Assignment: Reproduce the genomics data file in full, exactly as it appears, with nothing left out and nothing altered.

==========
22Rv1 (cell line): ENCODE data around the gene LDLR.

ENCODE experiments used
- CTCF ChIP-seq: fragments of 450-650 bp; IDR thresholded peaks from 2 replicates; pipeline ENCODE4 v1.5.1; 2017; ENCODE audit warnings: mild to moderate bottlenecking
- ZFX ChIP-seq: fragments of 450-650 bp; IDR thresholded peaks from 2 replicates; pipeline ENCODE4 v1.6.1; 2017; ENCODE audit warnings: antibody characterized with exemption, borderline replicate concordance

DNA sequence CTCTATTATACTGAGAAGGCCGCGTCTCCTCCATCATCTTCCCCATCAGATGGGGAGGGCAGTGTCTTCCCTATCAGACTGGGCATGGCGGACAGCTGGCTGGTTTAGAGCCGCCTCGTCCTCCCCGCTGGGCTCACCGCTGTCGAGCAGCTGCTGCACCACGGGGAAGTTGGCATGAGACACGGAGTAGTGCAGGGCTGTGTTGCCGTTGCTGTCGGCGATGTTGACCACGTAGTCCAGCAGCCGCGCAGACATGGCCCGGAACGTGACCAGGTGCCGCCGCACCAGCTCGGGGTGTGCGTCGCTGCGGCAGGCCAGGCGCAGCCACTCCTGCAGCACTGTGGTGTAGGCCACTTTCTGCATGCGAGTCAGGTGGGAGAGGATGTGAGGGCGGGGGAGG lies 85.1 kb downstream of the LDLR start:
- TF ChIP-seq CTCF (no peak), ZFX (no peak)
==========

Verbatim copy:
22Rv1 (cell line): ENCODE data around the gene LDLR.

ENCODE experiments used
- CTCF ChIP-seq: fragments of 450-650 bp; IDR thresholded peaks from 2 replicates; pipeline ENCODE4 v1.5.1; 2017; ENCODE audit warnings: mild to moderate bottlenecking
- ZFX ChIP-seq: fragments of 450-650 bp; IDR thresholded peaks from 2 replicates; pipeline ENCODE4 v1.6.1; 2017; ENCODE audit warnings: antibody characterized with exemption, borderline replicate concordance

DNA sequence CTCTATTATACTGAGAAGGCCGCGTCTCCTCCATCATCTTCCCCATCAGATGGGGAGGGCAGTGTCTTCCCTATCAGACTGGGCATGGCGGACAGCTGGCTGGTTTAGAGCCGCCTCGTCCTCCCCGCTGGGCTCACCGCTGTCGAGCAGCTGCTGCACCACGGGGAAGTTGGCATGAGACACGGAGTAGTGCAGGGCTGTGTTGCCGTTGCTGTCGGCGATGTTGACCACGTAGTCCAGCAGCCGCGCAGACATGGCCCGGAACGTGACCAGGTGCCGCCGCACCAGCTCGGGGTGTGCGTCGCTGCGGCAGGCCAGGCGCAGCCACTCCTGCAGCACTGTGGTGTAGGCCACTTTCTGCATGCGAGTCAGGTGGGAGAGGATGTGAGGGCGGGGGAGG lies 85.1 kb downstream of the LDLR start:
- TF ChIP-seq CTCF (no peak), ZFX (no peak)